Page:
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Alternative forms[edit]


From Middle English agheful, awfull, auful, aȝefull, equivalent to awe +‎ -ful. Compare Old English eġeful, eġefull (terrifying; awful).



awful (comparative awfuller or more awful, superlative awfullest or most awful)

  1. Very bad.
    My socks smell awful.
    We saw such an awful film last night that we left the theater before the end.
  2. Exceedingly great; usually applied intensively.
    an awful bonnet
    I have learnt an awful amount today.
  3. (now dated) Causing fear or horror; appalling, terrible.
    • 1839, J. Sheridan Le Fanu, Schalken the Painter
      There was an air of gravity and importance about the garb of the person, and something indescribably odd, I might say awful, in the perfect, stonelike stillness of the figure, that effectually checked the testy comment which had at once risen to the lips of the irritated artist.
  4. (now rare) Inspiring awe; filling with profound reverence or respect; profoundly impressive.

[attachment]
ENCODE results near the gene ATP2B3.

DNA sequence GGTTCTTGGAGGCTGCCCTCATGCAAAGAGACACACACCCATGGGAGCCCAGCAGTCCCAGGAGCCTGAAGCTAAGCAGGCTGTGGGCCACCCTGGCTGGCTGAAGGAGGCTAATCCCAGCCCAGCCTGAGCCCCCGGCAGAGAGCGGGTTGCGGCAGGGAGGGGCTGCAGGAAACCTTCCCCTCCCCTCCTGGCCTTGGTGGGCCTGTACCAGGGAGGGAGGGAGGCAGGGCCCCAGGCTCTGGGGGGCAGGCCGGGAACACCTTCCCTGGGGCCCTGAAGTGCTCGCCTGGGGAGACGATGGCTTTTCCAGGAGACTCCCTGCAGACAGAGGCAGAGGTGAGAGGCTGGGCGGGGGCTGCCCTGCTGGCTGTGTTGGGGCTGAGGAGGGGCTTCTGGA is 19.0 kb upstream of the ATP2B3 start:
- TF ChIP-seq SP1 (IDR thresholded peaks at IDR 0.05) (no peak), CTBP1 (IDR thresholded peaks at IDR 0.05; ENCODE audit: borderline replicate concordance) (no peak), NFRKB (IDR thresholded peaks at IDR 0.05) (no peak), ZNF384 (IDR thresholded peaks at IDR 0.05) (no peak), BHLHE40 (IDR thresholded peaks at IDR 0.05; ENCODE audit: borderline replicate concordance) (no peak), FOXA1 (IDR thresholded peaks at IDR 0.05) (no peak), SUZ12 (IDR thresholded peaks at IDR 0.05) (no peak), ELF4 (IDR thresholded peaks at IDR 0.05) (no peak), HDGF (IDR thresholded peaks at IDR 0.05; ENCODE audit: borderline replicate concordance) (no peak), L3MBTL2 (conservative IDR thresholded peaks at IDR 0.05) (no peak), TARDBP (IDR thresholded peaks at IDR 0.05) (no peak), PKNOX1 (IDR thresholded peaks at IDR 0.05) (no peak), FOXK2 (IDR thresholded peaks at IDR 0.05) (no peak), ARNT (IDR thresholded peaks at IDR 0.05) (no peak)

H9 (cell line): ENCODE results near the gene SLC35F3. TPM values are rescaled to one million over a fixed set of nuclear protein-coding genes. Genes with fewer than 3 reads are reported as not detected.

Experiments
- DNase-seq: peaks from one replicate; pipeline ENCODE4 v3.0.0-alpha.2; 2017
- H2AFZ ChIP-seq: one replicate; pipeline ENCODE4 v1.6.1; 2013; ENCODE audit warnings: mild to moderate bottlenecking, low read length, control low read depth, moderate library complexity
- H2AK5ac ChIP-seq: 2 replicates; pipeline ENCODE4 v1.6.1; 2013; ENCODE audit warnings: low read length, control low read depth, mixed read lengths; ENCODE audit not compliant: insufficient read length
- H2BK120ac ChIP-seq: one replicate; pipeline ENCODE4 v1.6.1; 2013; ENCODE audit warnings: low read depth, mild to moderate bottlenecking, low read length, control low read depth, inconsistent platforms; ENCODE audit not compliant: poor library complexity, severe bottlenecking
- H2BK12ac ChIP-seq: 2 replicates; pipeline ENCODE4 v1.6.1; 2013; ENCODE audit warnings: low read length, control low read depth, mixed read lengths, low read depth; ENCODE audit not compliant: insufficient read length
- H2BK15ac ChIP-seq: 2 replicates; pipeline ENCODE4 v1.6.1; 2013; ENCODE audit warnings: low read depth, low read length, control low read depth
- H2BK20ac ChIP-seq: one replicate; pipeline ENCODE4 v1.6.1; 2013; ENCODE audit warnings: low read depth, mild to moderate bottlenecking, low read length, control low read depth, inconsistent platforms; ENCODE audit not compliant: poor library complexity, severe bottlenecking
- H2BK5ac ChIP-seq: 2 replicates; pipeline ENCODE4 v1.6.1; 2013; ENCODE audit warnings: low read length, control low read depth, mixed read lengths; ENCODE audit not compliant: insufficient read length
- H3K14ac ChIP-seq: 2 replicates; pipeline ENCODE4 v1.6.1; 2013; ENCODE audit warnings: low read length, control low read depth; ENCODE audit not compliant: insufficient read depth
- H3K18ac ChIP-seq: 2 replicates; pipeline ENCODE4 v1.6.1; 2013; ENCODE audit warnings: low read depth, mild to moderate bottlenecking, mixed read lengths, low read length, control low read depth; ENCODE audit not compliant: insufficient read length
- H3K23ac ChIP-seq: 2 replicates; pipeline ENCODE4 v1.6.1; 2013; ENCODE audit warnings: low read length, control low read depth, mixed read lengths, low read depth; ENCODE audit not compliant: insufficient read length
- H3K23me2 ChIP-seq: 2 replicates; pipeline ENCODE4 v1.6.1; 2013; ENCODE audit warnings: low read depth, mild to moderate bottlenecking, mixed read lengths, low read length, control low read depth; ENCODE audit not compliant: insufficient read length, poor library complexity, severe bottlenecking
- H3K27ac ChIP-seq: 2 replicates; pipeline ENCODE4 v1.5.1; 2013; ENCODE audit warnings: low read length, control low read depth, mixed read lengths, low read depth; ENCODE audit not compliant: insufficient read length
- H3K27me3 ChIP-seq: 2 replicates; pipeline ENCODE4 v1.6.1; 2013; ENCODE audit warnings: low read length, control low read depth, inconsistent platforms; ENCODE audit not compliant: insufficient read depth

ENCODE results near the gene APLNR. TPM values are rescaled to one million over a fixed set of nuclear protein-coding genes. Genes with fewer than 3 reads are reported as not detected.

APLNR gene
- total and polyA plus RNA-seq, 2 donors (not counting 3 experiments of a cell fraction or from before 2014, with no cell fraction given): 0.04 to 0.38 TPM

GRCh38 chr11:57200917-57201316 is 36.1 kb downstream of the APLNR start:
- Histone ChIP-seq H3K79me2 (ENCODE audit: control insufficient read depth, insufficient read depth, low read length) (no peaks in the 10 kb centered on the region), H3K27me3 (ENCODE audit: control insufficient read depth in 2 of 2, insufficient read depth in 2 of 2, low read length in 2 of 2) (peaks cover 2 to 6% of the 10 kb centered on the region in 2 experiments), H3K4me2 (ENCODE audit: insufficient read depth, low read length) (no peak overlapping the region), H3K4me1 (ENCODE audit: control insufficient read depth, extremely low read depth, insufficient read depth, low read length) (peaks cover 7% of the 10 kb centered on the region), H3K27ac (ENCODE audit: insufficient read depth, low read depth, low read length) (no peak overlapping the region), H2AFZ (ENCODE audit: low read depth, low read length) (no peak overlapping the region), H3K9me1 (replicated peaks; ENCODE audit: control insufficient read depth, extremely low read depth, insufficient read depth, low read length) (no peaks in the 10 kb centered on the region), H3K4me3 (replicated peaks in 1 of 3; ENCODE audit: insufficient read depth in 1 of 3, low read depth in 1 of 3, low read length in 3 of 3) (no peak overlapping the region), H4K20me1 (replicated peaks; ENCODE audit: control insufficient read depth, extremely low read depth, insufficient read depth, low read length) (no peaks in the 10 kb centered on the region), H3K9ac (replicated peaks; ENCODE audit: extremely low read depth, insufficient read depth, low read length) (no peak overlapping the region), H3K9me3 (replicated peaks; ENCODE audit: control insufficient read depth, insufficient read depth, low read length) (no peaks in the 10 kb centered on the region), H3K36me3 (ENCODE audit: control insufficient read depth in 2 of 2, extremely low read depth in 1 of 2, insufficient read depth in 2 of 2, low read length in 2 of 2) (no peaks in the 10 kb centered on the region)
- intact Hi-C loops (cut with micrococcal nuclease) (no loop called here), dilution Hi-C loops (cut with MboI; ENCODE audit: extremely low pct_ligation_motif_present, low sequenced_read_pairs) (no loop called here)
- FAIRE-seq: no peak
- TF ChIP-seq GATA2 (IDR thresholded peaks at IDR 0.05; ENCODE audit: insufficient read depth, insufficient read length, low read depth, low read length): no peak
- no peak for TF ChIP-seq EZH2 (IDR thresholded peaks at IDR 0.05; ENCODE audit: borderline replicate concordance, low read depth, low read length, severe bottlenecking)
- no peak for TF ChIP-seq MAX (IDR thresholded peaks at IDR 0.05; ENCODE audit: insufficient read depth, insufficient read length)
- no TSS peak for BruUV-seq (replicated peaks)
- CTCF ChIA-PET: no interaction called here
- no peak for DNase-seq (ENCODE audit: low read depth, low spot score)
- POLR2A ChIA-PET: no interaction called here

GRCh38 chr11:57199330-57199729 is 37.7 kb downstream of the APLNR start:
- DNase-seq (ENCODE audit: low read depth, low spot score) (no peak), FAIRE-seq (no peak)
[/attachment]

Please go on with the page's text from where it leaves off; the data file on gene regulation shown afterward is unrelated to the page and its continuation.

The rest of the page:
5. (now rare) Struck or filled with awe.
  6. (obsolete) Terror-stricken.
  7. Worshipful; reverential; law-abiding.


Derived terms[edit]


The translations below need to be checked and inserted above into the appropriate translation tables, removing any numbers. Numbers do not necessarily match those in definitions. See instructions at Wiktionary:Entry layout § Translations.


awful (not comparable)

  1. (colloquial) Awfully; dreadfully; terribly.
    • 1933 January 21, The Sydney Sportsman, page 1:
      The race was run, and the dog ran "awful".
  2. (colloquial, US, Canada) Very, extremely.
    That's an awful big house.
    She seemed awful nice when I met her yesterday.
    He was blubbering away something awful.


See also[edit]

Further reading[edit]